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Air Board Adopts Indiana Mercury Emissions Rule


By Larry Kane, Attorney, Bingham Greenebaum Doll LLP

On October 3, 2007, the Indiana Air Pollution Control Board adopted a rule to implement the cap-and-trade program established by the federal Clean Air Mercury Rule (CAMR) at 40 CFR Part 60, Subpart HHHH to achieve substantial reductions in mercury emissions from coal-fired electric generation units (EGUs) over the next decade or so. The cap-and-trade program for mercury emissions under CAMR closely tracks the cap-and-trade programs established for SO2 and NOx under the federal Clean Air Interstate Rule (CAIR) (which in turn are inspired by the cap-and-trading program created under the 1990 Amendments to the CAA and the Acid Rain rules).

The federal rules, at 40 CFR 60.24, create an annual mercury emission cap or “budget,” broken down into two phases, for all EGUs in each state so as to achieve the overall reductions in mercury reductions to be achieved nationally. The initial phase of reductions will apply for the period of 2010 through 2017 and reflects the reduction in mercury emissions projected to be achieved as corollary benefits of the first phase of SO2 and NOx emission reductions to occur under CAIR. The phase II cap under CAMR is to take effect in 2018 and represents approximately a 69% reduction from pre-CAMR emission levels. Individual states are not required to participate in the cap-and-trade program but are required to adopt rules which allocate no more than the state’s mercury emission budget under CAMR to EGUs within the state so as to comply with the state cap. States electing to participate in the federal cap-and-trade program may establish certain unique provisions for allocation of the annual mercury emission budget, such as additional types or greater amounts of set-asides of emission allowances than the new unit set-aside specified by federal CAMR, but a state’s trading rule must contain certain minimum elements of the federal trading program so as to be readily compatible with the programs of other participating states.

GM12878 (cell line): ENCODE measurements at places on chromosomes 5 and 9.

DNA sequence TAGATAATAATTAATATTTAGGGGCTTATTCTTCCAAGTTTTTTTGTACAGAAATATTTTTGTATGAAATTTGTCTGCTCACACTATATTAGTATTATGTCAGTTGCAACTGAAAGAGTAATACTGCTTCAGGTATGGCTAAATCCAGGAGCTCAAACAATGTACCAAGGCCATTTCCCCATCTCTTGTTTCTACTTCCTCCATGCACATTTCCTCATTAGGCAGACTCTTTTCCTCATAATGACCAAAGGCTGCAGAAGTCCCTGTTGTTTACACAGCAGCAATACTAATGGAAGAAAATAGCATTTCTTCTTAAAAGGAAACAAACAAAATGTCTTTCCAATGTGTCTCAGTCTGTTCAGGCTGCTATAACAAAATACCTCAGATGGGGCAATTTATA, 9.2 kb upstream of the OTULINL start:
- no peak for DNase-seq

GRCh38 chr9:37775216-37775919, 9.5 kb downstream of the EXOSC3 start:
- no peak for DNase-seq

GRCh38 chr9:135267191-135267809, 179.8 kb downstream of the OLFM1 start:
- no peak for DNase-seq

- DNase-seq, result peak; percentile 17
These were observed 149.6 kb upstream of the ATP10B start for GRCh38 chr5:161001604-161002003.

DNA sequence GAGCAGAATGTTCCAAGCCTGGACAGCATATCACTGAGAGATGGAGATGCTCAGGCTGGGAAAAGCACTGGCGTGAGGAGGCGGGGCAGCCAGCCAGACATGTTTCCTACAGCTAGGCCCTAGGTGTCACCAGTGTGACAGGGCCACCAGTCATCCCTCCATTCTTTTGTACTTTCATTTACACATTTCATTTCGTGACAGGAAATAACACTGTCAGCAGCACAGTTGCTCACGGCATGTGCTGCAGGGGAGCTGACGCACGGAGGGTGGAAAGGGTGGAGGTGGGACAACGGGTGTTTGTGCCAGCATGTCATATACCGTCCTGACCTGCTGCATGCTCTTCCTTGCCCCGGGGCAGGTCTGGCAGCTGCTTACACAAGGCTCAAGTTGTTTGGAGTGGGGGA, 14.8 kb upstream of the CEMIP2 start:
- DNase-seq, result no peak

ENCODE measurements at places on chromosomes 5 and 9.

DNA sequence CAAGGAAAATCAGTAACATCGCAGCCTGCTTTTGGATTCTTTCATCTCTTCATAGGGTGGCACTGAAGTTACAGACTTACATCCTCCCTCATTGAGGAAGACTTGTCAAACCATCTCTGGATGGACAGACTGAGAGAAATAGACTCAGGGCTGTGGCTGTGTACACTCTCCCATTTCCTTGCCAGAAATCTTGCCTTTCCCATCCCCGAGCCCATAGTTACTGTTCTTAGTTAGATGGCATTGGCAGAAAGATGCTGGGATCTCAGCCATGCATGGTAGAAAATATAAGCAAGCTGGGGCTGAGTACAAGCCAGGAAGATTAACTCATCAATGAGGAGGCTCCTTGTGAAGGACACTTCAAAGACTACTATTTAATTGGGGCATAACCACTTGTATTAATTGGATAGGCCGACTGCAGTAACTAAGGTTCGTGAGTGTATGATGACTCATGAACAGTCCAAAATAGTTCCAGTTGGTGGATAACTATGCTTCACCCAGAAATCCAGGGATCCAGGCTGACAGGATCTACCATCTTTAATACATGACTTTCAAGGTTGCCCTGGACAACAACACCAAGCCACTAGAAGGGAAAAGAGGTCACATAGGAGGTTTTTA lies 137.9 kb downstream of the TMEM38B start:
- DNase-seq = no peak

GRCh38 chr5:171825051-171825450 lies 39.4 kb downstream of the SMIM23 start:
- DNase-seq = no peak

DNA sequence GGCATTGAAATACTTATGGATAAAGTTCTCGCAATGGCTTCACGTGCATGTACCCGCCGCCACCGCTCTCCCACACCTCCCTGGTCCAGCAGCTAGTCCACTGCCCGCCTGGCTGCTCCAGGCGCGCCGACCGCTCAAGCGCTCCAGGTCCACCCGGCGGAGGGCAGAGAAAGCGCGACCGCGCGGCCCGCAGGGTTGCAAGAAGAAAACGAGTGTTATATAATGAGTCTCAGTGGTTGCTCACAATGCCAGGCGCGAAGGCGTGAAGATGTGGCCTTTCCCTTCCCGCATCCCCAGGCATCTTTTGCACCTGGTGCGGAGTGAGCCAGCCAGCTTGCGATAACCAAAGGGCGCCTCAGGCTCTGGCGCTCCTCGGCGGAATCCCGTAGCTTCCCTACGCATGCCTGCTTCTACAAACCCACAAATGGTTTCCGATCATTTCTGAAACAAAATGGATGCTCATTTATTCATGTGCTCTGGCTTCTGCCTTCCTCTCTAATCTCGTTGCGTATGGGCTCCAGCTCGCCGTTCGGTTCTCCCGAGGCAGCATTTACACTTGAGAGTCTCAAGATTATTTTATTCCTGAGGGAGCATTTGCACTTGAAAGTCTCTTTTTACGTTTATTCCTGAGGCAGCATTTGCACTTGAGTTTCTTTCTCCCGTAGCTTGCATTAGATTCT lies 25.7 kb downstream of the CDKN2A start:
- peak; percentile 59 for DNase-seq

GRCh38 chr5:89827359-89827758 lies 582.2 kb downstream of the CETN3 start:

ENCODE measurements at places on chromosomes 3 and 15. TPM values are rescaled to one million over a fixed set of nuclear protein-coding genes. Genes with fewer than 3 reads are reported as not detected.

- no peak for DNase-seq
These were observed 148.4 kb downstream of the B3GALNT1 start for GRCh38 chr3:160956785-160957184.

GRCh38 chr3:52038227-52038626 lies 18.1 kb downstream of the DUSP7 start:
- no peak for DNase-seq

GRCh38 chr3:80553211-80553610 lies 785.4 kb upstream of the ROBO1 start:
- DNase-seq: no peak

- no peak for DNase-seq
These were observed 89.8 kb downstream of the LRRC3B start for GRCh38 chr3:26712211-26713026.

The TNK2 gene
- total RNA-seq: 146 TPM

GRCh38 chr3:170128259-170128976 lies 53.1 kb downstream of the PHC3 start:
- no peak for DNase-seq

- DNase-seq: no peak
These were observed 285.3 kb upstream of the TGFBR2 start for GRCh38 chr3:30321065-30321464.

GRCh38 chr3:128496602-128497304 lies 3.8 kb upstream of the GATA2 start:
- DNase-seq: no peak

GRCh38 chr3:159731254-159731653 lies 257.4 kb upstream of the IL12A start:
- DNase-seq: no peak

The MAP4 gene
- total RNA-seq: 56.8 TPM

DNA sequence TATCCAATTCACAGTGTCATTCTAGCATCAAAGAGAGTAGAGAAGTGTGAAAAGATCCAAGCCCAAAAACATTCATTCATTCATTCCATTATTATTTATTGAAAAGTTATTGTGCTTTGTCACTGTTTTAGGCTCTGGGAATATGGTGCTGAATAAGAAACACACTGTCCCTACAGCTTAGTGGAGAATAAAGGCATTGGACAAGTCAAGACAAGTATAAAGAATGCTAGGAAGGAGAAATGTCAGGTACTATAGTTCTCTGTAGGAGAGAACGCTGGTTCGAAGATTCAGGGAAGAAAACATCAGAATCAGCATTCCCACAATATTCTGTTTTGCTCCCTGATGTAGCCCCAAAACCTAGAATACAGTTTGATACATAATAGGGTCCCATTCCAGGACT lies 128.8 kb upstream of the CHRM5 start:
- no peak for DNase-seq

One unique allocation feature included in the Indiana CAMR is a clean coal technology set-aside that has been carved out of the new unit set-aside provided in the federal CAMR rule. In addition, an optional allocation method is provided for clean coal technology units once they have been in operation for a sufficient time to become “existing units” under the rule.

The Air Board’s adoption of the rule sets the stage for coal-fired electric generating facilities in Indiana to participate in the federal CAMR cap-and-trade program. The Indiana CAMR rule, to be codified as 326 IAC 24-4, will not be fully effective until (i) approved by the Indiana Attorney General and Governor under state rulemaking procedures and (ii) approved by U.S. EPA as consistent with federal CAMR. As pointed out in IDEM’s Rule Fact Sheet for the Indiana CAMR rule, EPA is developing a federal CAMR implementation rule to be implemented in states that do not timely adopt rules under federal CAMR. It is anticipated that the federal implementation rule will allow states that have adopted state CAMR rules which are not approved by EPA in time for making initial allocations in late 2008 to request partial approval of the state programs. The proposed approach will be to allow states receiving partial approval to operate under the federal implementation rule using the state allocation methodology pending full approval by EPA of the state program.


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